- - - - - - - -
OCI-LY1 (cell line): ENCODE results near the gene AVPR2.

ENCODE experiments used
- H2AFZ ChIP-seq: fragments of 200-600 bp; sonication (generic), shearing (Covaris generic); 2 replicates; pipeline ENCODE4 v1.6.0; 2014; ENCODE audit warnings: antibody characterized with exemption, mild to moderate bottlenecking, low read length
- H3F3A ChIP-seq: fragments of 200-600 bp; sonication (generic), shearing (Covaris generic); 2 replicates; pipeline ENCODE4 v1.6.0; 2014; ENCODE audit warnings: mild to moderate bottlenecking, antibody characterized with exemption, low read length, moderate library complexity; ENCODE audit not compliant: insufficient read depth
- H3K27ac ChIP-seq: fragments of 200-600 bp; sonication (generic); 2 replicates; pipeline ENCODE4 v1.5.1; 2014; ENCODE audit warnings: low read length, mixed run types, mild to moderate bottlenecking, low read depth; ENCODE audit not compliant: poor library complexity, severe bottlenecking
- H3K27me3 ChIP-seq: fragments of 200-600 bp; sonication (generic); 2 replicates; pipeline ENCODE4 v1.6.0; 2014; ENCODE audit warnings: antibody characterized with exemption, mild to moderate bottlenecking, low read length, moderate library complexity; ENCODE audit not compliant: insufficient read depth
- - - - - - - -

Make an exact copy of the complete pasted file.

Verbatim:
OCI-LY1 (cell line): ENCODE results near the gene AVPR2.

ENCODE experiments used
- H2AFZ ChIP-seq: fragments of 200-600 bp; sonication (generic), shearing (Covaris generic); 2 replicates; pipeline ENCODE4 v1.6.0; 2014; ENCODE audit warnings: antibody characterized with exemption, mild to moderate bottlenecking, low read length
- H3F3A ChIP-seq: fragments of 200-600 bp; sonication (generic), shearing (Covaris generic); 2 replicates; pipeline ENCODE4 v1.6.0; 2014; ENCODE audit warnings: mild to moderate bottlenecking, antibody characterized with exemption, low read length, moderate library complexity; ENCODE audit not compliant: insufficient read depth
- H3K27ac ChIP-seq: fragments of 200-600 bp; sonication (generic); 2 replicates; pipeline ENCODE4 v1.5.1; 2014; ENCODE audit warnings: low read length, mixed run types, mild to moderate bottlenecking, low read depth; ENCODE audit not compliant: poor library complexity, severe bottlenecking
- H3K27me3 ChIP-seq: fragments of 200-600 bp; sonication (generic); 2 replicates; pipeline ENCODE4 v1.6.0; 2014; ENCODE audit warnings: antibody characterized with exemption, mild to moderate bottlenecking, low read length, moderate library complexity; ENCODE audit not compliant: insufficient read depth